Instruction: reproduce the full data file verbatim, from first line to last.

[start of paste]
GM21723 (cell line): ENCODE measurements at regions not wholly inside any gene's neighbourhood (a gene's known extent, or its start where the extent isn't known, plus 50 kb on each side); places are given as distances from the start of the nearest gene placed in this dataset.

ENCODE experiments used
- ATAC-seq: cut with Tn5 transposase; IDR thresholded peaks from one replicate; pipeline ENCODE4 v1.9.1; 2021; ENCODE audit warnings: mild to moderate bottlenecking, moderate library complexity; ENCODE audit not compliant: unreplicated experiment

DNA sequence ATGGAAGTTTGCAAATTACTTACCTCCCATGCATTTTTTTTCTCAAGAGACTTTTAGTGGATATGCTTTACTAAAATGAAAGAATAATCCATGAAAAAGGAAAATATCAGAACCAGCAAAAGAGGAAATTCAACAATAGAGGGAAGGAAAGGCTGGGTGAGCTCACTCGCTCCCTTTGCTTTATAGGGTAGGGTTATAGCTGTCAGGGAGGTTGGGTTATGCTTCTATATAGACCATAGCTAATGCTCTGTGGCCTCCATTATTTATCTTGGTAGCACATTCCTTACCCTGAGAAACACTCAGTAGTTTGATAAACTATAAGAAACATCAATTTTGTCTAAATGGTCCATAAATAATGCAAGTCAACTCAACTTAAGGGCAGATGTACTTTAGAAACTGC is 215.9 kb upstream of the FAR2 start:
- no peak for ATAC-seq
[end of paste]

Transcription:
GM21723 (cell line): ENCODE measurements at regions not wholly inside any gene's neighbourhood (a gene's known extent, or its start where the extent isn't known, plus 50 kb on each side); places are given as distances from the start of the nearest gene placed in this dataset.

ENCODE experiments used
- ATAC-seq: cut with Tn5 transposase; IDR thresholded peaks from one replicate; pipeline ENCODE4 v1.9.1; 2021; ENCODE audit warnings: mild to moderate bottlenecking, moderate library complexity; ENCODE audit not compliant: unreplicated experiment

DNA sequence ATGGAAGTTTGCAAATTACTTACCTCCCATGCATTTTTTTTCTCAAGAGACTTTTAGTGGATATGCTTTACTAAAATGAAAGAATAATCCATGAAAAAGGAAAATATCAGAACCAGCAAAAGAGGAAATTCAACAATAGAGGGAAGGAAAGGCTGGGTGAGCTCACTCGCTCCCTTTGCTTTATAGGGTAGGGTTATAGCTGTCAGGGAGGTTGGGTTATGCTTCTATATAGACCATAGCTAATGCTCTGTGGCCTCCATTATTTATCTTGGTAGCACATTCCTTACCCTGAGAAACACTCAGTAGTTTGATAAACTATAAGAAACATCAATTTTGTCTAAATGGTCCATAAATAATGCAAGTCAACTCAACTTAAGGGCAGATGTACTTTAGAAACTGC is 215.9 kb upstream of the FAR2 start:
- no peak for ATAC-seq